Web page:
Call for Papers
Submission deadline: Monday, October 10, 2016. Online abstract submission form is available here.
The White House Council on Environmental Quality, NOAA’s Office for Coastal Management, the Environmental Law Program of the William S. Richardson School of Law (University of Hawaiʻi), and the Alaska and Hawaiʻi Sea Grant College Programs will host this symposium, which aims to address some of the myriad legal and policy questions that arise as a result of climate change-related impacts on human displacement, migration, and relocation—both internal and cross-border—with an emphasis on recent and near term effects on the United States. In conjunction with the symposium, the Environmental Law Program of the William S. Richardson School of Law, and the Alaska and Hawai’i Sea Grant College Programs are issuing this call for papers. Over two days, symposium participants will, among other things, explore: (i) the challenges faced in identifying and addressing climate-related displacement; (ii) U.S. domestic climate-related displacement and community-led relocation; (iii) climate-related migration in or from the Pacific Islands; and, (iv) common needs and opportunities which may help inform the development of the selected papers.
The 3rd National Climate Assessment and the Intergovernmental Panel on Climate Change’s (IPCC) Fifth Assessment Report, both released in 2014, explore the potential impacts of climate change on human populations within the United States and globally. As the climate changes, the world will continue to see warming temperatures leading to glacial retreat, diminished sea ice, melting permafrost and rising sea levels. Resulting impacts to communities are expected to include an increase in the frequency and intensity of extreme weather events and coastal inundation of water sources and built infrastructure. Such changes have the potential to affect a wide range of communities, but particularly those in coastal regions.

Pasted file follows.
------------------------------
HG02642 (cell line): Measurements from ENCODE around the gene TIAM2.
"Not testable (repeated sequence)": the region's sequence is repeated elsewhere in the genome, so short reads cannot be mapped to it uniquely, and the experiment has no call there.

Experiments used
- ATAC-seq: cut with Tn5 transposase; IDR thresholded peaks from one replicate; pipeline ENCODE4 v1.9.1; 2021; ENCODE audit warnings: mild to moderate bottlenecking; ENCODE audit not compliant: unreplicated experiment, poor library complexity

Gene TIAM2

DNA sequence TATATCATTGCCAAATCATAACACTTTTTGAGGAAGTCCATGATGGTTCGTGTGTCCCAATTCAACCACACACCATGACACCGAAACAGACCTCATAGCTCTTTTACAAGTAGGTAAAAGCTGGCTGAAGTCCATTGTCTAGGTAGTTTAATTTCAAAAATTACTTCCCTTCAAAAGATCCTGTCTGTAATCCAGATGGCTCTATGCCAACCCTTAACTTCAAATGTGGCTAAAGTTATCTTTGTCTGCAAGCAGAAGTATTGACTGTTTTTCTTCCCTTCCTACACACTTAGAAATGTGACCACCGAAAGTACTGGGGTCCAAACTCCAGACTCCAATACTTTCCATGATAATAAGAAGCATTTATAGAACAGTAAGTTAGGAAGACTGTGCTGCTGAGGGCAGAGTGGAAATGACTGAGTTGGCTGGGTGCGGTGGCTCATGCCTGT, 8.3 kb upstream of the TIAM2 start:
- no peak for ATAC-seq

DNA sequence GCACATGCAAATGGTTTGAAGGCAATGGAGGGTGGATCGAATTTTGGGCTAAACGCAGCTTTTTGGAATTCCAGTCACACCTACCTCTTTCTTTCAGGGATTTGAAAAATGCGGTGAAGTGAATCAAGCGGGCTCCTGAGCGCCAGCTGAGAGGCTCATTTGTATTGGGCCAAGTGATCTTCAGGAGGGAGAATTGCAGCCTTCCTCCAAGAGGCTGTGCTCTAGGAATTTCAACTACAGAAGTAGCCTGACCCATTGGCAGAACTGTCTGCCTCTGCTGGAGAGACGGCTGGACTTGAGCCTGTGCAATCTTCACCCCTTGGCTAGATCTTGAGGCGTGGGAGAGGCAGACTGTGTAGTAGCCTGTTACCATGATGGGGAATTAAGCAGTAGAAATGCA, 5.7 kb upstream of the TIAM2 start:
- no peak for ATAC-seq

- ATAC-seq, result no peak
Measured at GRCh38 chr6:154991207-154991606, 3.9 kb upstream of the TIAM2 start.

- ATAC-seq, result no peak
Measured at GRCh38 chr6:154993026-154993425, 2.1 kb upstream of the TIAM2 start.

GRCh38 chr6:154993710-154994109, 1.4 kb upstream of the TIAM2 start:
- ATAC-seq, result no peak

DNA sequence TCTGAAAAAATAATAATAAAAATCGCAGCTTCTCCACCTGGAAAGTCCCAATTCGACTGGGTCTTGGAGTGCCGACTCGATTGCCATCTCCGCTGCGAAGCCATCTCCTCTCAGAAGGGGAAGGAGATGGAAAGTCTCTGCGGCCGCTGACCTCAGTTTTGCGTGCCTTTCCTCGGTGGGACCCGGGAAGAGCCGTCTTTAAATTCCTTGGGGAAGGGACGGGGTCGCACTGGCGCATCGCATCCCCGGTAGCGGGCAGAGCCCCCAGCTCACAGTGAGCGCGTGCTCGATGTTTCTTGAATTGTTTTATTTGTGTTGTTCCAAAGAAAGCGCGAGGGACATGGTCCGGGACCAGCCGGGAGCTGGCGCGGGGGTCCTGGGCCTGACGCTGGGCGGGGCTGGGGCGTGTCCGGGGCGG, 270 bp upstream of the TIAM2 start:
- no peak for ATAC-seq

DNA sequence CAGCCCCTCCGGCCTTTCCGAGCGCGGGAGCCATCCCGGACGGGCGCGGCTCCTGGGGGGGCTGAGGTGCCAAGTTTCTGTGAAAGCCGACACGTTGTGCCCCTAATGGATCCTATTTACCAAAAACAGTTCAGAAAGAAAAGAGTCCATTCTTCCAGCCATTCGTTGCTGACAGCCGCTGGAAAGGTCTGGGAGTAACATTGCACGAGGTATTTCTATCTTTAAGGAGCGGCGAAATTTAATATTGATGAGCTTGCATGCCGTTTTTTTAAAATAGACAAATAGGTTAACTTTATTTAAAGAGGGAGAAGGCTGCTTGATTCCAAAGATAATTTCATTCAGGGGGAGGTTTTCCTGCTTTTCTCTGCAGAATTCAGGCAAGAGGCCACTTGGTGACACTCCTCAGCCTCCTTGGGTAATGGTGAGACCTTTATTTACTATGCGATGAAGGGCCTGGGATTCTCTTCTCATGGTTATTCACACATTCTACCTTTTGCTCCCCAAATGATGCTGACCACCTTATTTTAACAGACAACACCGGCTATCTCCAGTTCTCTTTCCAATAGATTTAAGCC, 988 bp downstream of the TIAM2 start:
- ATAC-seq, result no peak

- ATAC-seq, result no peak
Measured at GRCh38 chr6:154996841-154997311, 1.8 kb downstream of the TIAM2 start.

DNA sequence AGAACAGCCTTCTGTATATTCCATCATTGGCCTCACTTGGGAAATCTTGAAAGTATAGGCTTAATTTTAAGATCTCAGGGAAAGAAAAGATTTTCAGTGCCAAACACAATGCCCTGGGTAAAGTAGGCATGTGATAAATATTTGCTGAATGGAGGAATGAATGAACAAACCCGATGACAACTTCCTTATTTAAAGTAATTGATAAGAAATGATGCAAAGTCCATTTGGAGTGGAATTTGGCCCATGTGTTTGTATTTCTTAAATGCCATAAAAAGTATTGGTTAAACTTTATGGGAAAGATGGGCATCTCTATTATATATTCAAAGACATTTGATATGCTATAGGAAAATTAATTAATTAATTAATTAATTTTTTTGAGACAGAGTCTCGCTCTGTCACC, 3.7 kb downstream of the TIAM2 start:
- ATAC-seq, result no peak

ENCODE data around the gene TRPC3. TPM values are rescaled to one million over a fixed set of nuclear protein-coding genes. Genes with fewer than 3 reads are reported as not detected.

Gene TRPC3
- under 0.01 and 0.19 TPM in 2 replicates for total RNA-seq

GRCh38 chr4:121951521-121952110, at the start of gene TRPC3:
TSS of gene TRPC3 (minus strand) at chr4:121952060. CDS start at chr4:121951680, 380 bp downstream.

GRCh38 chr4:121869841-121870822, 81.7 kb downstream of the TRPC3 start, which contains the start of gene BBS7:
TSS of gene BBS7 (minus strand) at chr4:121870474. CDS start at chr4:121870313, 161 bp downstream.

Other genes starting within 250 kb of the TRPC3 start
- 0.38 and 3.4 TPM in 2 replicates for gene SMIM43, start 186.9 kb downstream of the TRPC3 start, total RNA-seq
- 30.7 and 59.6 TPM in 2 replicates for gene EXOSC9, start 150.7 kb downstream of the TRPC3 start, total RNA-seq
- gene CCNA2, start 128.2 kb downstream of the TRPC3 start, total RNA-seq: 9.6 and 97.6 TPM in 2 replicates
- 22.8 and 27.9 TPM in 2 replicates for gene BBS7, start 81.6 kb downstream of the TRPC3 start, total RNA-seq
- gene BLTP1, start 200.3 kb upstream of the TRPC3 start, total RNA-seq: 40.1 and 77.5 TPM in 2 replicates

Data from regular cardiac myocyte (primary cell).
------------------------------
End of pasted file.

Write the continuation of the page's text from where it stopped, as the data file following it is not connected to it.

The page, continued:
The drivers of displacement and migration both domestically and internationally are multidimensional and complex, and the impacts of climate change are an additional stressor. As the impacts of climate change become more pronounced, it is likely that more individuals, families, neighborhoods, or even communities will consider relocating as a means of adaptation. Shortly after taking office, President Barack Obama established the Interagency Climate Change Adaptation Task Force, which recommended several steps the federal government could take to support adaptation domestically and internationally. In June 2013, President Obama issued Executive Order 13653, Preparing the United States for the Impacts of Climate Change. Among other initiatives, the EO convened the State, Tribal, and Local Leaders Task Force on Climate Preparedness and Resilience. Theme 4.5 of the 2014 Recommendations of the State, Local, and Tribal Leaders Task Force on Climate Preparedness and Resilience called for the Federal Government to explore its role in addressing climate change-related displacement, the needs of affected communities, and institutional barriers to community relocation.
Currently, twelve communities in Alaska, three communities in Washington, and one community in Louisiana are strongly considering or have decided to relocate as an adaptation strategy, and that number will likely grow. The lack of an institutional framework for climate-related internal migration has been cited as an impediment to relocation in both a 2009 GAO report on Alaska communities and the 2014 National Climate Assessment. As more communities consider relocation as an adaptation option of last resort, there is a critical need to better define the federal role in community-led relocation and coordinate between different agencies and different levels of government to provide assistance to these communities.